In many countries around the world, women are still regarded as less than men. Malala addresses this through her father’s defiance against cultural norms; treating his daughter as an equal; a human being, and supporting her in her hopes and dreams of becoming a doctor, and then a lawyer. “Thank you to my father for not clipping my wings and for letting me fly.” (Nobelprize.org) According to Sharia law, which is enforced by the Taliban; a man can marry a girl as young as 9 years old, a man can beat his wife for insubordination, and a woman who has been raped cannot testify in court against her rapist or rapists. (Billionbibles.org) These are only a few “rules” that exist among many other demeaning and astonishingly unethical laws that are upheld by groups such as the Taliban. For some reason that I can not seem to understand, in some eyes, girls are not equal to boys. “We loved to wear neat and tidy school uniforms and we would sit there with big dreams in our eyes. We wanted to make our parents proud and prove that we could also excel in our studies and achieve those goals, which some people think only boys can do.” (Nobelprize.org) Ironically, Malala and her female school mates were forced to stop wearing their school uniforms when attending school, so as to hide the fact that they were going to school from anyone who would alert the Taliban of their defiance; defiance being them seeking an education. If caught, it was not hard to guess what would happen. On October ninth of 2012, one girl who chose to defy was punished, possibly even inevitably. “I had two options. One was to remain silent and wait to be killed. And the second was to speak up and then be killed. I chose the second one. I decided to speak up.” (Nobelprize.org) Malala’s choice was more than just brave. The Taliban are brutally violent, and rebelling against them almost certainly meant death, or worse. Pakistanis were scared of the threat that the Taliban posed, as revealed by the author of the article from The Journal of Applied Instructional Design (JAID). But courageous Malala stood up against the Taliban, who had been frightening even before their peak of power. (Robison)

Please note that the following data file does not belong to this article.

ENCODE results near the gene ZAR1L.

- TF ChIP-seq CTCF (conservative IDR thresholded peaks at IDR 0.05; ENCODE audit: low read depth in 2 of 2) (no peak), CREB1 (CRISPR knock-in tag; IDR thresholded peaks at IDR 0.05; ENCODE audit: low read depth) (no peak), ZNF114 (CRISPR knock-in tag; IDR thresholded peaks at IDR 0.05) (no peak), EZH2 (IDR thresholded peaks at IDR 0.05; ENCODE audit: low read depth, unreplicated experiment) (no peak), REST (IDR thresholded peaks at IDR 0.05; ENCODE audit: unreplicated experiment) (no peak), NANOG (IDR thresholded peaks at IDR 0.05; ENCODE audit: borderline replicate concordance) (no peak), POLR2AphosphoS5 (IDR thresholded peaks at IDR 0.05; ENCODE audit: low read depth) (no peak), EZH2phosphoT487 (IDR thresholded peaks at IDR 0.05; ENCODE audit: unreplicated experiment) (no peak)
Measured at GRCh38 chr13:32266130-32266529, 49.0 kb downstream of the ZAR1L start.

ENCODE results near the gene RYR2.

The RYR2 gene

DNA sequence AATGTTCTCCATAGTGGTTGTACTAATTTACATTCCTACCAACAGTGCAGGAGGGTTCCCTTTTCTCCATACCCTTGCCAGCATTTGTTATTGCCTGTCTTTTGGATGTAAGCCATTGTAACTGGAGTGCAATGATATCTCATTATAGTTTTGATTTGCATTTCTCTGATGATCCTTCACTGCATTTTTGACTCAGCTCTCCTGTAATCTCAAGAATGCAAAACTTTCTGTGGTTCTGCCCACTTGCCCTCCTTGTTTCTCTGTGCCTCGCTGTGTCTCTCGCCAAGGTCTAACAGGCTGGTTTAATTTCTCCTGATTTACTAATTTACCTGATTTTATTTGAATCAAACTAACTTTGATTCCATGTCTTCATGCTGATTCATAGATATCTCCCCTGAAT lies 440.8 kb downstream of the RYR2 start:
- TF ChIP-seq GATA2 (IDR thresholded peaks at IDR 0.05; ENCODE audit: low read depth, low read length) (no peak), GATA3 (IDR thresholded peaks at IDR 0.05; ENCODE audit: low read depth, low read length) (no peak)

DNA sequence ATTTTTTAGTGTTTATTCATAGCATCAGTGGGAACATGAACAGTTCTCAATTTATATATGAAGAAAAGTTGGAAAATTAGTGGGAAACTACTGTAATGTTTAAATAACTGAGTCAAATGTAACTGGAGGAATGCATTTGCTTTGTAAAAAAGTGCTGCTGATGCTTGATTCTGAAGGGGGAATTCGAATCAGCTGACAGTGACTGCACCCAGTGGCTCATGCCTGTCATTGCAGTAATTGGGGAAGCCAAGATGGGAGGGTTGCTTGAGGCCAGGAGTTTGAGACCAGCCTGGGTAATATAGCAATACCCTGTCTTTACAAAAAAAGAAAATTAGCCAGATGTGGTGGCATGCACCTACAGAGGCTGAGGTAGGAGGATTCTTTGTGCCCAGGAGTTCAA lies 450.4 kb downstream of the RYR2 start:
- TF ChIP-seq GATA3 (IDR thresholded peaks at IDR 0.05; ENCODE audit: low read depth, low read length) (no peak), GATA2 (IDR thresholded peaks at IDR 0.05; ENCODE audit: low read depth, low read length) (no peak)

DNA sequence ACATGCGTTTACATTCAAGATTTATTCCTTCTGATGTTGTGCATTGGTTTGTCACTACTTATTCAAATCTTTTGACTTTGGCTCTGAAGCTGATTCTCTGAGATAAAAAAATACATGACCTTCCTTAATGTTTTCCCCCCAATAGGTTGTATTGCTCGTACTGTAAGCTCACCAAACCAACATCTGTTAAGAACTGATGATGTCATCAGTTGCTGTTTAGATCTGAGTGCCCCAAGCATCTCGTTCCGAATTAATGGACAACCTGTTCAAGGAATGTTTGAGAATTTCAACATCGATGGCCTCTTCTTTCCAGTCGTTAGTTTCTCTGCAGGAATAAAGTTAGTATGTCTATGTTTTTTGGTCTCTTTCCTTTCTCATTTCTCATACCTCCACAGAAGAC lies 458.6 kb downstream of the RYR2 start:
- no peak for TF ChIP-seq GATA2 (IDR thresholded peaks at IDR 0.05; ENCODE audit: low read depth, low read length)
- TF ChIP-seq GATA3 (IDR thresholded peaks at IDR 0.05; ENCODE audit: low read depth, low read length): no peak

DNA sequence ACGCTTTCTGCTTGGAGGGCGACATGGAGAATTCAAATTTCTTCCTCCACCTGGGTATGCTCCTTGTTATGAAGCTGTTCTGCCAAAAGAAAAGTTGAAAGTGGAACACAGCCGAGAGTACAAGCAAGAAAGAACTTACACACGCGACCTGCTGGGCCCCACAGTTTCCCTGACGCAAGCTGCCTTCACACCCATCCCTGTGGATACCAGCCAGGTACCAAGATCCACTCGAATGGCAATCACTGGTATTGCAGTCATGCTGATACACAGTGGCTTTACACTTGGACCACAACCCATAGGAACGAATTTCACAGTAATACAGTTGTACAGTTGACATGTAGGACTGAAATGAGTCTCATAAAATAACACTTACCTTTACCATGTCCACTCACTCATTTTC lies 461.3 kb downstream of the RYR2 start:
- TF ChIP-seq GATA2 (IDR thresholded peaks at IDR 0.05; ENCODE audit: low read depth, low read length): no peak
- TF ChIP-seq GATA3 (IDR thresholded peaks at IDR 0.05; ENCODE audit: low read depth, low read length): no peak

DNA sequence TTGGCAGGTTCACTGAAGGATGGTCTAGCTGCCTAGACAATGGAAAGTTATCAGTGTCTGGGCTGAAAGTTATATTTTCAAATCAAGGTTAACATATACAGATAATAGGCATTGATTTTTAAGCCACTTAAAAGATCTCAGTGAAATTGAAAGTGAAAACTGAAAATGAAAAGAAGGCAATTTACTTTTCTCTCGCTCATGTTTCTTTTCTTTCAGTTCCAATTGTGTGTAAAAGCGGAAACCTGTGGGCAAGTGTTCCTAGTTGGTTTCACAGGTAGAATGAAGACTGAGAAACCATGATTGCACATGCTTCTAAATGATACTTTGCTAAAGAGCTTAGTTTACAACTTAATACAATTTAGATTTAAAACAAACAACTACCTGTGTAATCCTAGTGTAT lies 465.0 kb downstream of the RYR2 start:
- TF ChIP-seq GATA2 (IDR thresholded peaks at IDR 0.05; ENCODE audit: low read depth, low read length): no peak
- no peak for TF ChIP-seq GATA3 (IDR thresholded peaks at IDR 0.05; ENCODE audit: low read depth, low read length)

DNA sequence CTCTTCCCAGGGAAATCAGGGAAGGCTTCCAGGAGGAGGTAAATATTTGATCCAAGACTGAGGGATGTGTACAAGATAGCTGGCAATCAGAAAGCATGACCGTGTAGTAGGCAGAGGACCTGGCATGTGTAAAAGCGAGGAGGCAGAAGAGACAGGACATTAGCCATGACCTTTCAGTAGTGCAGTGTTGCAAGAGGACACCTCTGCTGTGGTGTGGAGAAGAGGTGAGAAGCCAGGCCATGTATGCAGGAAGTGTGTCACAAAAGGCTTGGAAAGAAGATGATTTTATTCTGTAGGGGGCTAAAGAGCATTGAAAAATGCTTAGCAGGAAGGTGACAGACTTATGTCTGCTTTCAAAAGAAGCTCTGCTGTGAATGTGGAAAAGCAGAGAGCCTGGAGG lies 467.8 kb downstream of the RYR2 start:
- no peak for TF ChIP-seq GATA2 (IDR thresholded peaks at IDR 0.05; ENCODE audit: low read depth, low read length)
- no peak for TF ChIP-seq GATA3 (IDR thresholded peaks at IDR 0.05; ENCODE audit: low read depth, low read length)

Malala uses the obvious support that she has from the world as a pillar to base her speech off of right off the bat. “Thank you for the letters and cards that I still receive from all around the world.” (Nobelprize.org) The fact that Malala Yousafzai won the Nobel Peace Prize in the first place shows just how high her pedestal in the world is. A record 278 nominees were considered for the 2014 Nobel Prize. Among them were Tunisia’s UGTT workers union, President Monceg Marzouki, Pope Francis, and Edward Snowden. (The Express Tribune) Out of all these, Malala Yousafzai, the girl who was shot by the Taliban and who fights for the rights of those who can not be heard, was chosen. “Dear brothers, and sisters, great people, who brought change, like Martin Luther King and Nelson Mandela, Mother Teresa and Aung San Suu Kyi, once stood here on this stage.” (Nobelprize.org) I believe that Malala adds this to her piece to challenge those in power who sit in front of her to rise to the standards and the morale of the people she names. To be seen as equal to any of them would be a huge honor, and so it is a motivating point to any who are watching. She also mentions the people in power when it comes to their own children’s education, and how it is no secret that education is a necessity. “It is not time to tell the world leaders to realise how important education is – they already know it – their own children are in good schools. Now it is time to call them to take action for the rest of the world’s children.” (Nobelprize.org) If you ask me, this is a diss to those world leaders who disregard the education of the poor, or those in third-world countries. This is the reason that the Taliban does not want girls getting education; because they realize that education is power. Through their attempt to steal the girls futures away through destroying their schools and killing those who defy them, they are sending a message beyond fear. They are saying: education is the key to defiance against oppression.

After only watching once, and then after analyzing Malala’s speech, it is clear to see that her piece is effective. Although it may seem simple at first glance, what she is saying has deeper meanings and roots that go through her past, as well as through years of inequality and injustice that put many people through pain and suffering. What she is asking of the world and of its leaders is simple and just, and even, one could say, common-sense. What she is asking is something that should not have to be asked of the world to give to it’s less-fortunate. And yet those living where they can do almost nothing to help themselves have a face, and a symbol who stands for them, and who stands in front of millions of people, telling them a story that they might not want to hear. It takes effort, and many years to rebuild what is broken in places such as Swat Valley, Pakistan. Malala Yousafzai, who faced death and who still fights today, presented an effective speech to her peers, her family, and to the world. We must do more than just hope for a better future for people as brave as her.